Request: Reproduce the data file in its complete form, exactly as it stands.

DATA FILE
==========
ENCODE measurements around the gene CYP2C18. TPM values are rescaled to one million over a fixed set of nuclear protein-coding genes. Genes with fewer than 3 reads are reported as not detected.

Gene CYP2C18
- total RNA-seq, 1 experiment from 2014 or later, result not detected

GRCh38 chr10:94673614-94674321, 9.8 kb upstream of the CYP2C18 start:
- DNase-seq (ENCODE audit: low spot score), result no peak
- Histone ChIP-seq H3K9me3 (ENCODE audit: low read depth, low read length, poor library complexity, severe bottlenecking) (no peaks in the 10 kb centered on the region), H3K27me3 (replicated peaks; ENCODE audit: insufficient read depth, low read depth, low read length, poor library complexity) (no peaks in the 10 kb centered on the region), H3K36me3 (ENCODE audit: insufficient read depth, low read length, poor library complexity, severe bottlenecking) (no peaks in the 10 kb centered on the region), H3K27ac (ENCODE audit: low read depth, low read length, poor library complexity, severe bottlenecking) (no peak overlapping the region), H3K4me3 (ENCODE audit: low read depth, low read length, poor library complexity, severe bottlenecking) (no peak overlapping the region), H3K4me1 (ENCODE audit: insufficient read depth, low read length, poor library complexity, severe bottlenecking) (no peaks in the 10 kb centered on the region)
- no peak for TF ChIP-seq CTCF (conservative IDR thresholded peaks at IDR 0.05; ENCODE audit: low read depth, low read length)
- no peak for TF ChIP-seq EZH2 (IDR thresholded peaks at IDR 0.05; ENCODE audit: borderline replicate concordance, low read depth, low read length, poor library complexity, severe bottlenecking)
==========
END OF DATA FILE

ENCODE measurements around the gene CYP2C18. TPM values are rescaled to one million over a fixed set of nuclear protein-coding genes. Genes with fewer than 3 reads are reported as not detected.

Gene CYP2C18
- total RNA-seq, 1 experiment from 2014 or later, result not detected

GRCh38 chr10:94673614-94674321, 9.8 kb upstream of the CYP2C18 start:
- DNase-seq (ENCODE audit: low spot score), result no peak
- Histone ChIP-seq H3K9me3 (ENCODE audit: low read depth, low read length, poor library complexity, severe bottlenecking) (no peaks in the 10 kb centered on the region), H3K27me3 (replicated peaks; ENCODE audit: insufficient read depth, low read depth, low read length, poor library complexity) (no peaks in the 10 kb centered on the region), H3K36me3 (ENCODE audit: insufficient read depth, low read length, poor library complexity, severe bottlenecking) (no peaks in the 10 kb centered on the region), H3K27ac (ENCODE audit: low read depth, low read length, poor library complexity, severe bottlenecking) (no peak overlapping the region), H3K4me3 (ENCODE audit: low read depth, low read length, poor library complexity, severe bottlenecking) (no peak overlapping the region), H3K4me1 (ENCODE audit: insufficient read depth, low read length, poor library complexity, severe bottlenecking) (no peaks in the 10 kb centered on the region)
- no peak for TF ChIP-seq CTCF (conservative IDR thresholded peaks at IDR 0.05; ENCODE audit: low read depth, low read length)
- no peak for TF ChIP-seq EZH2 (IDR thresholded peaks at IDR 0.05; ENCODE audit: borderline replicate concordance, low read depth, low read length, poor library complexity, severe bottlenecking)